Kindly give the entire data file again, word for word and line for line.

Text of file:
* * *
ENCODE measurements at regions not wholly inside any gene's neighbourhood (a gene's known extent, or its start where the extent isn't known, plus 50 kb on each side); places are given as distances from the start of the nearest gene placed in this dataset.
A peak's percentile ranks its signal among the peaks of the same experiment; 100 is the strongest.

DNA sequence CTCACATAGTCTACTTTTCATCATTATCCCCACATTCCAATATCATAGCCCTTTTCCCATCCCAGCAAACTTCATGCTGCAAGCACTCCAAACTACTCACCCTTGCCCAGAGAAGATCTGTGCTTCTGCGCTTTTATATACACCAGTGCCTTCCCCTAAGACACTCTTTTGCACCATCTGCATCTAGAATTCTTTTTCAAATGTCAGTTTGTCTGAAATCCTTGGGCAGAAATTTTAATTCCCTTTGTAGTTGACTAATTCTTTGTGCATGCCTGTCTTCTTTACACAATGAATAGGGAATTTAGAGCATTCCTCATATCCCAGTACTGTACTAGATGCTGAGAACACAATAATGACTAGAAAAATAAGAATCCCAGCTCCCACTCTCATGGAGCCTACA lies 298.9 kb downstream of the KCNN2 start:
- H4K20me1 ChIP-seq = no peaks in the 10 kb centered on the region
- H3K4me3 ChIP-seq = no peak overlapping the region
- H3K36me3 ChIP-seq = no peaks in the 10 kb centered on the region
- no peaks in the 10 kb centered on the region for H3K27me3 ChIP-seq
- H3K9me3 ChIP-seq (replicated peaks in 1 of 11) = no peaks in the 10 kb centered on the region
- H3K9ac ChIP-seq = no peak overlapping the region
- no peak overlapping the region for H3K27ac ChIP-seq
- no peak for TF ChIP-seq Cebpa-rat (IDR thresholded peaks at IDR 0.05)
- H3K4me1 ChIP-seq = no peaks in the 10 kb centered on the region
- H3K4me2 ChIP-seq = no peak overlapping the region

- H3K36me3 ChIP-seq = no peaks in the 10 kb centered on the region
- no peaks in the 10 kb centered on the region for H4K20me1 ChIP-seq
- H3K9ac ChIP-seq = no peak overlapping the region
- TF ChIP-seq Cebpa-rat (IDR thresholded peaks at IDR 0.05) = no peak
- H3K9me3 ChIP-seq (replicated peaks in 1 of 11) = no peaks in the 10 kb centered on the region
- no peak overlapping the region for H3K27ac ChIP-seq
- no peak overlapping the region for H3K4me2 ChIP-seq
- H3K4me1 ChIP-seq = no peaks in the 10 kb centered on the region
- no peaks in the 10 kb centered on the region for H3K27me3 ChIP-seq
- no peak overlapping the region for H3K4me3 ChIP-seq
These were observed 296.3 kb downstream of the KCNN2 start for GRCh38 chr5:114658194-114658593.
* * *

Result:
ENCODE measurements at regions not wholly inside any gene's neighbourhood (a gene's known extent, or its start where the extent isn't known, plus 50 kb on each side); places are given as distances from the start of the nearest gene placed in this dataset.
A peak's percentile ranks its signal among the peaks of the same experiment; 100 is the strongest.

DNA sequence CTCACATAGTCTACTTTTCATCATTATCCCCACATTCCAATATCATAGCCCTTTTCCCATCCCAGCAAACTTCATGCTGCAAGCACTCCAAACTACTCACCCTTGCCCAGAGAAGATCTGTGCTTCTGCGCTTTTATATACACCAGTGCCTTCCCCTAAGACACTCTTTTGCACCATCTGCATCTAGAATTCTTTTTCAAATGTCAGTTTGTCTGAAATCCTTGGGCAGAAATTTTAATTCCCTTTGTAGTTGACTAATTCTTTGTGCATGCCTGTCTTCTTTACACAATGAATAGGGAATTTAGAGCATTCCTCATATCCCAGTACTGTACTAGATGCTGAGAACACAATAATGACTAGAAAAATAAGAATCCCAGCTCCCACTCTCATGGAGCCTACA lies 298.9 kb downstream of the KCNN2 start:
- H4K20me1 ChIP-seq = no peaks in the 10 kb centered on the region
- H3K4me3 ChIP-seq = no peak overlapping the region
- H3K36me3 ChIP-seq = no peaks in the 10 kb centered on the region
- no peaks in the 10 kb centered on the region for H3K27me3 ChIP-seq
- H3K9me3 ChIP-seq (replicated peaks in 1 of 11) = no peaks in the 10 kb centered on the region
- H3K9ac ChIP-seq = no peak overlapping the region
- no peak overlapping the region for H3K27ac ChIP-seq
- no peak for TF ChIP-seq Cebpa-rat (IDR thresholded peaks at IDR 0.05)
- H3K4me1 ChIP-seq = no peaks in the 10 kb centered on the region
- H3K4me2 ChIP-seq = no peak overlapping the region

- H3K36me3 ChIP-seq = no peaks in the 10 kb centered on the region
- no peaks in the 10 kb centered on the region for H4K20me1 ChIP-seq
- H3K9ac ChIP-seq = no peak overlapping the region
- TF ChIP-seq Cebpa-rat (IDR thresholded peaks at IDR 0.05) = no peak
- H3K9me3 ChIP-seq (replicated peaks in 1 of 11) = no peaks in the 10 kb centered on the region
- no peak overlapping the region for H3K27ac ChIP-seq
- no peak overlapping the region for H3K4me2 ChIP-seq
- H3K4me1 ChIP-seq = no peaks in the 10 kb centered on the region
- no peaks in the 10 kb centered on the region for H3K27me3 ChIP-seq
- no peak overlapping the region for H3K4me3 ChIP-seq
These were observed 296.3 kb downstream of the KCNN2 start for GRCh38 chr5:114658194-114658593.